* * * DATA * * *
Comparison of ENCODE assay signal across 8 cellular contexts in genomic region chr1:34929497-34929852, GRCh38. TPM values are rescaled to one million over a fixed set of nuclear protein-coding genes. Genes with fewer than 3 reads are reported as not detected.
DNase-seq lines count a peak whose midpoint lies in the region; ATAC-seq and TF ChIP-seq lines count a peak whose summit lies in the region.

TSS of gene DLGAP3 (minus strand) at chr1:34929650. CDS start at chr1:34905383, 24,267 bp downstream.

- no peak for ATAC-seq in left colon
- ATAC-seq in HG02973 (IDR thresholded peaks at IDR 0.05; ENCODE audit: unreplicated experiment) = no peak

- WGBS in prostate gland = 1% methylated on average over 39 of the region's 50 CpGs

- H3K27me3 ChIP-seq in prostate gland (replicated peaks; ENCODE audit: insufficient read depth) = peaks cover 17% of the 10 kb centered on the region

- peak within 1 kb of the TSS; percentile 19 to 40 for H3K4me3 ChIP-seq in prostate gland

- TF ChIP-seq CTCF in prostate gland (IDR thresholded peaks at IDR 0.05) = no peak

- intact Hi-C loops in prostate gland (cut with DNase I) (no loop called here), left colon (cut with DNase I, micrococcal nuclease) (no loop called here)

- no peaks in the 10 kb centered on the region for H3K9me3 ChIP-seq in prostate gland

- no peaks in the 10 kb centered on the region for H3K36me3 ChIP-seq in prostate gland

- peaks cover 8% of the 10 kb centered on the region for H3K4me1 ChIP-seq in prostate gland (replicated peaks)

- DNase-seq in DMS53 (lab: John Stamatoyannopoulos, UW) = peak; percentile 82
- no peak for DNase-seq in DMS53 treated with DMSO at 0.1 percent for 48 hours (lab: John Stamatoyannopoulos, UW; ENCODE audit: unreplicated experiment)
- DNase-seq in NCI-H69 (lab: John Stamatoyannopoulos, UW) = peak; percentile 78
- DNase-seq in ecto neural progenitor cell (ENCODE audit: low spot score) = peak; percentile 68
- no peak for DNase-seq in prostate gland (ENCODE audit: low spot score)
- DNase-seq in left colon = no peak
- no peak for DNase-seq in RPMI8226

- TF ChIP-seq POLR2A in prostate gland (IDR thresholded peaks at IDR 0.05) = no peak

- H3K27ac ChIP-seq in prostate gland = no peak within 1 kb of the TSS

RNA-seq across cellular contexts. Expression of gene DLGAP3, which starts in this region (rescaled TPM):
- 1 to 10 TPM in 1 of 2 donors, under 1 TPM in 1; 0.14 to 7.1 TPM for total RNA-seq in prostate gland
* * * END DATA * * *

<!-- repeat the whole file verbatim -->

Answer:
Comparison of ENCODE assay signal across 8 cellular contexts in genomic region chr1:34929497-34929852, GRCh38. TPM values are rescaled to one million over a fixed set of nuclear protein-coding genes. Genes with fewer than 3 reads are reported as not detected.
DNase-seq lines count a peak whose midpoint lies in the region; ATAC-seq and TF ChIP-seq lines count a peak whose summit lies in the region.

TSS of gene DLGAP3 (minus strand) at chr1:34929650. CDS start at chr1:34905383, 24,267 bp downstream.

- no peak for ATAC-seq in left colon
- ATAC-seq in HG02973 (IDR thresholded peaks at IDR 0.05; ENCODE audit: unreplicated experiment) = no peak

- WGBS in prostate gland = 1% methylated on average over 39 of the region's 50 CpGs

- H3K27me3 ChIP-seq in prostate gland (replicated peaks; ENCODE audit: insufficient read depth) = peaks cover 17% of the 10 kb centered on the region

- peak within 1 kb of the TSS; percentile 19 to 40 for H3K4me3 ChIP-seq in prostate gland

- TF ChIP-seq CTCF in prostate gland (IDR thresholded peaks at IDR 0.05) = no peak

- intact Hi-C loops in prostate gland (cut with DNase I) (no loop called here), left colon (cut with DNase I, micrococcal nuclease) (no loop called here)

- no peaks in the 10 kb centered on the region for H3K9me3 ChIP-seq in prostate gland

- no peaks in the 10 kb centered on the region for H3K36me3 ChIP-seq in prostate gland

- peaks cover 8% of the 10 kb centered on the region for H3K4me1 ChIP-seq in prostate gland (replicated peaks)

- DNase-seq in DMS53 (lab: John Stamatoyannopoulos, UW) = peak; percentile 82
- no peak for DNase-seq in DMS53 treated with DMSO at 0.1 percent for 48 hours (lab: John Stamatoyannopoulos, UW; ENCODE audit: unreplicated experiment)
- DNase-seq in NCI-H69 (lab: John Stamatoyannopoulos, UW) = peak; percentile 78
- DNase-seq in ecto neural progenitor cell (ENCODE audit: low spot score) = peak; percentile 68
- no peak for DNase-seq in prostate gland (ENCODE audit: low spot score)
- DNase-seq in left colon = no peak
- no peak for DNase-seq in RPMI8226

- TF ChIP-seq POLR2A in prostate gland (IDR thresholded peaks at IDR 0.05) = no peak

- H3K27ac ChIP-seq in prostate gland = no peak within 1 kb of the TSS

RNA-seq across cellular contexts. Expression of gene DLGAP3, which starts in this region (rescaled TPM):
- 1 to 10 TPM in 1 of 2 donors, under 1 TPM in 1; 0.14 to 7.1 TPM for total RNA-seq in prostate gland